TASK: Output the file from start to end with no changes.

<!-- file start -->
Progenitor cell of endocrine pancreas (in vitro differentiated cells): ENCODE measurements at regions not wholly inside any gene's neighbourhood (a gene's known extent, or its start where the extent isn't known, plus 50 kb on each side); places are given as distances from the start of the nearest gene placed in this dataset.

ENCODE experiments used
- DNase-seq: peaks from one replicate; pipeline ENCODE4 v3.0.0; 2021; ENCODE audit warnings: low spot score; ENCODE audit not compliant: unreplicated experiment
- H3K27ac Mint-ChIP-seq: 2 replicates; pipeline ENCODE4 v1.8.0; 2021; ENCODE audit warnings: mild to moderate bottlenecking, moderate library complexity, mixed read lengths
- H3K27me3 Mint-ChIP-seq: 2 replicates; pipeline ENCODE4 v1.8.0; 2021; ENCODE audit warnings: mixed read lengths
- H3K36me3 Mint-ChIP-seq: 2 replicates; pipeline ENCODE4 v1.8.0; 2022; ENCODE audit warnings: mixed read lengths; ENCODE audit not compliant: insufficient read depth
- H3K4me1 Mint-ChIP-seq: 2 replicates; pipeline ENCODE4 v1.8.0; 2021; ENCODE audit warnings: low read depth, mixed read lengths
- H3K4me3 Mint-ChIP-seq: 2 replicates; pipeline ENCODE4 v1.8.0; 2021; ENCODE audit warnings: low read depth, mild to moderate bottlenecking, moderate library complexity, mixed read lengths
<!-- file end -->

Progenitor cell of endocrine pancreas (in vitro differentiated cells): ENCODE measurements at regions not wholly inside any gene's neighbourhood (a gene's known extent, or its start where the extent isn't known, plus 50 kb on each side); places are given as distances from the start of the nearest gene placed in this dataset.

ENCODE experiments used
- DNase-seq: peaks from one replicate; pipeline ENCODE4 v3.0.0; 2021; ENCODE audit warnings: low spot score; ENCODE audit not compliant: unreplicated experiment
- H3K27ac Mint-ChIP-seq: 2 replicates; pipeline ENCODE4 v1.8.0; 2021; ENCODE audit warnings: mild to moderate bottlenecking, moderate library complexity, mixed read lengths
- H3K27me3 Mint-ChIP-seq: 2 replicates; pipeline ENCODE4 v1.8.0; 2021; ENCODE audit warnings: mixed read lengths
- H3K36me3 Mint-ChIP-seq: 2 replicates; pipeline ENCODE4 v1.8.0; 2022; ENCODE audit warnings: mixed read lengths; ENCODE audit not compliant: insufficient read depth
- H3K4me1 Mint-ChIP-seq: 2 replicates; pipeline ENCODE4 v1.8.0; 2021; ENCODE audit warnings: low read depth, mixed read lengths
- H3K4me3 Mint-ChIP-seq: 2 replicates; pipeline ENCODE4 v1.8.0; 2021; ENCODE audit warnings: low read depth, mild to moderate bottlenecking, moderate library complexity, mixed read lengths